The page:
Monday, August 30, 2010
So, I went to the MN State Fair twice last weekend. Not once, but twice.
Friday I took the Fair Express bus from downtown with my son, aged 6-going-on-7; who is the perfect Fair companion, since he's interested in most things, game to try almost everything else, and will happily tolerate ten minutes of any large exhibit before reminding me that where he'd really like to go is the Fun House.
We were there for about 6 hours, and had a blast.
I went back on Saturday, unbeknownst to the boy (though with his father's permission) to join the Second Annual State Fair Sketchout, an event organized by Roz Stendahl, local artist and instructor, and all-around paper-arts enthusiast. I took lots of photos for later reference, did just few on-the-spot drawings (I'm not as fast as I used to be), and generally had a nice time. Once every few years I manage to hit the Fair alone, for a third time. We'll eventually go with my husband too, on Labor Day.
Here's what I love about the State Fair, in no particular order:
1. People from every (and I mean every) walk of life, a representative sampling of the state in all its surprising diversity.
2. An incredible array of exotic, disgusting, wonderful foods -- everything from down-home Midwest church dining hall breakfasts, complete with bad coffee; up to chocolate-dipped cheesecake on a stick, crepes, funnel cakes, caramel-apple sundaes (a favorite of mine) and all manner of fruit smoothies; and onward to things like Alligator On A Stick, deep-fried candy bars, scotch eggs, fried green tomatoes, and the piece-de-la-resistance, the Pronto Pup. I must eat at least one at every visit, no substitute corndog will do. End of story.
3. Midway art. From early on I've been fascinated and entranced by the art of the Midway -- the painted carousels, the lurid sideshow-type banners, the neon flashing and the flapping pennants; the beautifully illustrated facades of the funhouses, the incredible backdrop murals behind older rides like the Matterhorn (though the one shown via the link is not the one at our Fair), and the painted cars of the Tilt-A-Whirl. It is a visual feast, a sumptuous junk food smorgasbord of eye-candy, and I love the nameless laborers and craftsmen who create and maintain these dinosaur contraptions (the rides and the games), with a passion.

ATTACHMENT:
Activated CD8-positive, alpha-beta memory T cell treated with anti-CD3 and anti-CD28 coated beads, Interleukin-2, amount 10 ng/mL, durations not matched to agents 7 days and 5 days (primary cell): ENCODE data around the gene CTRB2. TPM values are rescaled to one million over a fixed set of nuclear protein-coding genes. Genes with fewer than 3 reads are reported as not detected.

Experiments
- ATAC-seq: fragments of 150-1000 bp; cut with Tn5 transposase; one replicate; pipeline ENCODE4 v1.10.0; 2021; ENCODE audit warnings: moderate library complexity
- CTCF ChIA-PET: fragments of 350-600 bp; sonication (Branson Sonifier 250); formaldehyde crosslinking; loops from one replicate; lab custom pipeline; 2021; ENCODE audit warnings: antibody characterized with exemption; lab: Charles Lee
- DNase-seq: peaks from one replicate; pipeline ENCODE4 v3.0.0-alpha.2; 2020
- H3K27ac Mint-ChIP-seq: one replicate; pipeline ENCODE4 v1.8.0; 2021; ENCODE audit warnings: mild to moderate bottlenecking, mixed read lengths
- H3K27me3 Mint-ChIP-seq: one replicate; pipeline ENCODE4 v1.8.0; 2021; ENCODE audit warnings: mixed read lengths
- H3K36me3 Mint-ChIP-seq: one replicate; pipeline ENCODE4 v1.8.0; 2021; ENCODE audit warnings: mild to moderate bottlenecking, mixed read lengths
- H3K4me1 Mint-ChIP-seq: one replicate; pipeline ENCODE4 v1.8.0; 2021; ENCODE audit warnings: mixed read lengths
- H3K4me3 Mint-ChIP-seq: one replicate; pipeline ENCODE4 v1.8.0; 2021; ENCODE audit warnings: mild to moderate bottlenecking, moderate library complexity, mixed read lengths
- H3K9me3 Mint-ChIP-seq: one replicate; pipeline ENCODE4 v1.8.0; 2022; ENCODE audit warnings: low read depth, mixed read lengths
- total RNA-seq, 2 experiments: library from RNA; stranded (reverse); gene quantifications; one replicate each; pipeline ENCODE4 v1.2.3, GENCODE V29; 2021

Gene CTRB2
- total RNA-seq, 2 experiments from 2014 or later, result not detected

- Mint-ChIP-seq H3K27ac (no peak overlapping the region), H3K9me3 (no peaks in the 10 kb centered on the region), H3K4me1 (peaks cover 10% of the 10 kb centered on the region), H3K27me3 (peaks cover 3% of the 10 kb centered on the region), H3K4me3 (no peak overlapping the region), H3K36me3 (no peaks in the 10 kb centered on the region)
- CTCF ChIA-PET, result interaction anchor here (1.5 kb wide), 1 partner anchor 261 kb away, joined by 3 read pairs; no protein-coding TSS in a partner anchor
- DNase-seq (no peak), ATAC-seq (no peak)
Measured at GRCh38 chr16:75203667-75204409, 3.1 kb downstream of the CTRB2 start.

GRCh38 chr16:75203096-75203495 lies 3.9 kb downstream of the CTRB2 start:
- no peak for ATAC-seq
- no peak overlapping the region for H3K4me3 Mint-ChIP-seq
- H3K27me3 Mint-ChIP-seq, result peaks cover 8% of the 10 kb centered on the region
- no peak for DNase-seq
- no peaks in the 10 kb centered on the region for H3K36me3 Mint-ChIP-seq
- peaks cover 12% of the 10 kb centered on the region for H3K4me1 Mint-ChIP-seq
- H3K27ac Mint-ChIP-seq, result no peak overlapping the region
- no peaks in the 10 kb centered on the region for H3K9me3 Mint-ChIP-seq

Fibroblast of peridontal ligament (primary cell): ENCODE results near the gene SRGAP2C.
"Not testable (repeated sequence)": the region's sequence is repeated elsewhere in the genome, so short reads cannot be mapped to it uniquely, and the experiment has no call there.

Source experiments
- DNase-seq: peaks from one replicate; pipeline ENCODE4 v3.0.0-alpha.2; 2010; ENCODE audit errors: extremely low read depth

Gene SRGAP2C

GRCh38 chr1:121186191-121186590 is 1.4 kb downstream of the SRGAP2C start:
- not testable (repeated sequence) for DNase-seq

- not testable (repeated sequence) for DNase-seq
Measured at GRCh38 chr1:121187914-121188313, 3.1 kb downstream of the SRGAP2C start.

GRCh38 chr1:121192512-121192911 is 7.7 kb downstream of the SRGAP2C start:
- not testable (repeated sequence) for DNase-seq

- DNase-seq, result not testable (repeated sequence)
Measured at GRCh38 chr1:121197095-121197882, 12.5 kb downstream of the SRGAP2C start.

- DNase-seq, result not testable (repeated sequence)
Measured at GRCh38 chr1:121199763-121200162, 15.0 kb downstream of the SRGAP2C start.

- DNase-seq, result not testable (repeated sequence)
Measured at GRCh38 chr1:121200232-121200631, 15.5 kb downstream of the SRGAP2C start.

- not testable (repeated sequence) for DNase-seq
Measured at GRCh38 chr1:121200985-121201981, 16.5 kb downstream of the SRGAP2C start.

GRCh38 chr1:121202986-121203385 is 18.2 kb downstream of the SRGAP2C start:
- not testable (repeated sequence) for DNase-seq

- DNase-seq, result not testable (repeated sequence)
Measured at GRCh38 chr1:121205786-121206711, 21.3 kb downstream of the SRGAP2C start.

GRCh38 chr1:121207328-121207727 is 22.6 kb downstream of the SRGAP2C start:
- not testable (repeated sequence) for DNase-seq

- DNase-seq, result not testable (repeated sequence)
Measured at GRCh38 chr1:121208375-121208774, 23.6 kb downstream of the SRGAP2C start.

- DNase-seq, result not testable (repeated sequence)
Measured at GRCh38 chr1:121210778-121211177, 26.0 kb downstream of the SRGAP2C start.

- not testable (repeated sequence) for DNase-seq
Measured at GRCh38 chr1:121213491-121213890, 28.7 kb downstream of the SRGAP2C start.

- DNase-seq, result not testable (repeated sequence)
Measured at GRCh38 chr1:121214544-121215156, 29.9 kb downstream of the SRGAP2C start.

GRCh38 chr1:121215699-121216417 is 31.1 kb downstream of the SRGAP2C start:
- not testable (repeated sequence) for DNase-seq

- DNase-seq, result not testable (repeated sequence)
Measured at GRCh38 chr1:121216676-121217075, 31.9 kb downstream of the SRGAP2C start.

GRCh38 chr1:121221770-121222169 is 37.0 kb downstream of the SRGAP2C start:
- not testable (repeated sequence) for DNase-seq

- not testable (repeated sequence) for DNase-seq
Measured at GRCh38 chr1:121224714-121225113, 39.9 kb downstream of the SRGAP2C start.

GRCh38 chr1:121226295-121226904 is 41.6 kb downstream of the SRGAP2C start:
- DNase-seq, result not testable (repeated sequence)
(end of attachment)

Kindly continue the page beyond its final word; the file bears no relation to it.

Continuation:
4. The smells: Caramel, roasted corn, fried everything, manure, grill smoke, wood chips, diesel exhaust, cotton candy, sweat, grease, paint, beer, cigarettes and livestock; it's appalling, it's incredible. It's everything worth smelling, really, except maybe the cigarettes. And the porta-potties.
5. The tradition. Everybody loves the Fair, and it's the second largest, second-most-successful, not-quite-longest-running Fair in the nation. Everything from the Midway to Machinery Hill and points in between -- it's an annual pilgrimage, one I've known nearly as long as I've been alive. I remember when you could still park right on the Fair grounds, and my stepdad would yank us out of bed at 5am so we could arrive at 6am, and get the best spot. We'd have to sleep in the station wagon (all five of us) for another two hours until the church dining halls opened for breakfast. Back then, you could have a great day at the Fair for as little as $20. These days you can still have fun on $50, though you have to be in love with it in the first place, to be so easily pleased. After all, it costs $11 just to get in.
And the great thing about going there alone is that I am free to meander; to want everything and nothing, to browse, to let myself be pulled into the swarming high tide of Fair-goers at 6 o'clock pm and just flow downhill with the rest of them, held fast in the arms of a thousand strangers per half-block, headed for the Midway, waiting for the sun to go down.